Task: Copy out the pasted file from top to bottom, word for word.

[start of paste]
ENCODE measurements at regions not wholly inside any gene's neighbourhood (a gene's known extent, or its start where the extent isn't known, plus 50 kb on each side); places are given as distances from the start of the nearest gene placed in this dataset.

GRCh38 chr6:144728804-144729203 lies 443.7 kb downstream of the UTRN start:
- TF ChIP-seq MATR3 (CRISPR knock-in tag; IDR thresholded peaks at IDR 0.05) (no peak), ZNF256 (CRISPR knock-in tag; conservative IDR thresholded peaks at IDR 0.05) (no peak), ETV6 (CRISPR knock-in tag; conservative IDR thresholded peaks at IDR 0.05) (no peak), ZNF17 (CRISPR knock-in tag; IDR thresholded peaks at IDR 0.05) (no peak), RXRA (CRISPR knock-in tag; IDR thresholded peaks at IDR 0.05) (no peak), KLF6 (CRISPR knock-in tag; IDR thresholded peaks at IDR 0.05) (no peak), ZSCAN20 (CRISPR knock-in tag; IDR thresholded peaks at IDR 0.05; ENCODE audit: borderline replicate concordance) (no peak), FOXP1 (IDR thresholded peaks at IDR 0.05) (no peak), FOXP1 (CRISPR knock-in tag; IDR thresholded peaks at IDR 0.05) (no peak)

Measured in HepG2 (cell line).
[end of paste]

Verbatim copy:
ENCODE measurements at regions not wholly inside any gene's neighbourhood (a gene's known extent, or its start where the extent isn't known, plus 50 kb on each side); places are given as distances from the start of the nearest gene placed in this dataset.

GRCh38 chr6:144728804-144729203 lies 443.7 kb downstream of the UTRN start:
- TF ChIP-seq MATR3 (CRISPR knock-in tag; IDR thresholded peaks at IDR 0.05) (no peak), ZNF256 (CRISPR knock-in tag; conservative IDR thresholded peaks at IDR 0.05) (no peak), ETV6 (CRISPR knock-in tag; conservative IDR thresholded peaks at IDR 0.05) (no peak), ZNF17 (CRISPR knock-in tag; IDR thresholded peaks at IDR 0.05) (no peak), RXRA (CRISPR knock-in tag; IDR thresholded peaks at IDR 0.05) (no peak), KLF6 (CRISPR knock-in tag; IDR thresholded peaks at IDR 0.05) (no peak), ZSCAN20 (CRISPR knock-in tag; IDR thresholded peaks at IDR 0.05; ENCODE audit: borderline replicate concordance) (no peak), FOXP1 (IDR thresholded peaks at IDR 0.05) (no peak), FOXP1 (CRISPR knock-in tag; IDR thresholded peaks at IDR 0.05) (no peak)

Measured in HepG2 (cell line).